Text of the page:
Impeaching Trump – Historic Mistake

Impeaching Trump would be historic mistake

Would ‘not bode well for future presidents’ in ‘bitterly divided’ nation

The sole witness called by Republicans to testify before the House Judiciary Committee on Wednesday contended impeaching President Trump over the Ukraine allegations would be a historic mistake.

Jonathan Turley, a professor at George Washington University Law School, noted he did not vote for President Trump and has been critical of the president.

But he warned against partisan rancor influencing what should be a constitutionally based process.

“If the House proceeds solely on the Ukrainian allegations, this impeachment would stand out among modern impeachments as the shortest proceeding, with the thinnest evidentiary record, and the narrowest grounds ever used to impeach a president,” Turley said, according to his prepared testimony.

“That does not bode well for future presidents who are working in a country often sharply and, at times, bitterly divided,” he said.

“I get it. You are mad. The president is mad. My Republican friends are mad. My Democratic friends are mad. My wife is mad. My kids are mad. Even my dog seems mad. And Luna is a Goldendoodle and they don’t get mad,” said Turley.

“We’re all mad. Where has that taken us? Will a slipshod impeachment make us less mad? Will it only give an invitation for the madness to follow in every future administration?”

Turley testified alongside three legal scholars called by the Democrats, Stanford Law professor Pamela Karlan, Harvard Law professor and Bloomberg columnist Noah Feldman, and University of North Carolina Law Professor Michael Gerhardt.

The impeachment inquiry is based an anonymous whistleblower’s complaint that in Trump’s July 25 phone call with Ukrainian President Volodymyr Zelensky, he improperly threatened to withhold aid to pressure Zelensky to investigate former Vice President Joe Biden and his son, Hunter.

The Democrats’ witnesses accused Trump of abuse of power.

Feldman said that “on the basis of the testimony before the House, President Trump has committed impeachable high crimes and misdemeanors by corruptly abusing the office of the presidency.”

Turley said that while Trump should not have made a reference to the Bidens, it did not amount to bribery, as the Democrats contend.
The “issue is not whether these comments are correct, but whether they are corrupt,” he said.

If Trump “honestly believed that there was a corrupt arrangement with Hunter Biden that was not fully investigated by the Obama administration, the request for an investigation is not corrupt, notwithstanding its inappropriateness.”

“In my view, there is no case law that would support a claim of corrupt intent in such comments to support a bribery charge,” Turley said.
‘Intense rancor and rage’

The Georgetown professor said he found the “atmosphere” of the current impeachment proceedings to be similar to the impeachment of Bill Clinton, for which he testified some 20 years ago.

“Some elements are strikingly similar. The intense rancor and rage of the public debate is the same,” he said.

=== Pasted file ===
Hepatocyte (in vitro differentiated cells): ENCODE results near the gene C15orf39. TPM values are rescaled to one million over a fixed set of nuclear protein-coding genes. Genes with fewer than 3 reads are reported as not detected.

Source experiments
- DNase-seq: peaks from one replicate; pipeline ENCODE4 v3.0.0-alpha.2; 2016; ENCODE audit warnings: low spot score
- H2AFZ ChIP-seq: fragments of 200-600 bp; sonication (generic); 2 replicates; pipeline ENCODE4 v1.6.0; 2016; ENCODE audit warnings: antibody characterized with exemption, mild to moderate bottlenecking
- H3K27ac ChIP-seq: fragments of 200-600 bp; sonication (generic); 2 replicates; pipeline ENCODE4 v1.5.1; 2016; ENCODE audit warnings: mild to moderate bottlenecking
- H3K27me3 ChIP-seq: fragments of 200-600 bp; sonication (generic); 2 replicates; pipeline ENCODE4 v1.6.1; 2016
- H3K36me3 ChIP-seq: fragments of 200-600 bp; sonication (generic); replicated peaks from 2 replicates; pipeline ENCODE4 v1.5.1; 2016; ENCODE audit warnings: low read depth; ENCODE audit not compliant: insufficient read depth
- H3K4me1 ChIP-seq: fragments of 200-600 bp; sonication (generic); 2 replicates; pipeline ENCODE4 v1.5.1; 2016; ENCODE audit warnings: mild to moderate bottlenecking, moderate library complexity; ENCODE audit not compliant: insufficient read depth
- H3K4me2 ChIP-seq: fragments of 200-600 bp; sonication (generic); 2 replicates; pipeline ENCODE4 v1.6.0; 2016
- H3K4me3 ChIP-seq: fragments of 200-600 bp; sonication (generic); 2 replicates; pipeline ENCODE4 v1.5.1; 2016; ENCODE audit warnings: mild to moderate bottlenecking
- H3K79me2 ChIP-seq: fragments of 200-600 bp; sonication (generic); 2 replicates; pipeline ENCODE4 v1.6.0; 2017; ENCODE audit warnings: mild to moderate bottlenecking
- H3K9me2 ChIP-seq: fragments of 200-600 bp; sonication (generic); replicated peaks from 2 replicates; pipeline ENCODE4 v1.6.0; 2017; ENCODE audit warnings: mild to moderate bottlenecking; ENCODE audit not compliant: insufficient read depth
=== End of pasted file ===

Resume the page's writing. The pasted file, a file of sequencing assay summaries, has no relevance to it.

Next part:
Turley noted that the Framers of the Constitution anticipated such a situation, citing Alexander Hamilton’s warning that charges of impeachable conduct “will seldom fail to agitate the passions of the whole community, and to divide it into parties more or less friendly or inimical to the accused.”

“As with the Clinton impeachment, the Trump impeachment has again proven Hamilton’swords to be prophetic,” Turley said. “The stifling intolerance for opposing views is the same. As was the case two decades ago, it is a perilous environment for a legal scholar who wants to explore the technical and arcane issues normally involved in an academic examination of a legal standard ratified 234 years ago.”

During questioning by Republicans, Turley said the Constitution allows impeachment on a non-crime but emphasized it would be unprecedented.

“Impeachment has to be base on proofs, not presumptions,” he said.

‘Woefully inadequate’ case

At the beginning of his testimony, Turley established that he is “not a supporter of President Trump,” having voted against him in 2016 and previously for Presidents Clinton and Obama. He said he also has been “highly critical of President Trump, his policies, and his rhetoric, in dozens of columns.” And he has criticized Trump’s raising of the investigation of the Hunter Biden matter with the Ukrainian president.

He emphasized that “one can oppose President Trump’s policies or actions but still conclude that the current legal case for impeachment is not just woefully inadequate, but in some respects, dangerous, as the basis for the impeachment of an American president.”

“To put it simply, I hold no brief for President Trump. My personal and political views of President Trump, however, are irrelevant to my impeachment testimony, as they should be to your impeachment vote.”

He said his only concern is “the integrity and coherence of the constitutional standard and process of impeachment.”

“President Trump will not be our last president and what we leave in the wake of this scandal will shape our democracy for generations to come,” he said.

“I am concerned about lowering impeachment standards to fit a paucity of evidence and an abundance of anger.”

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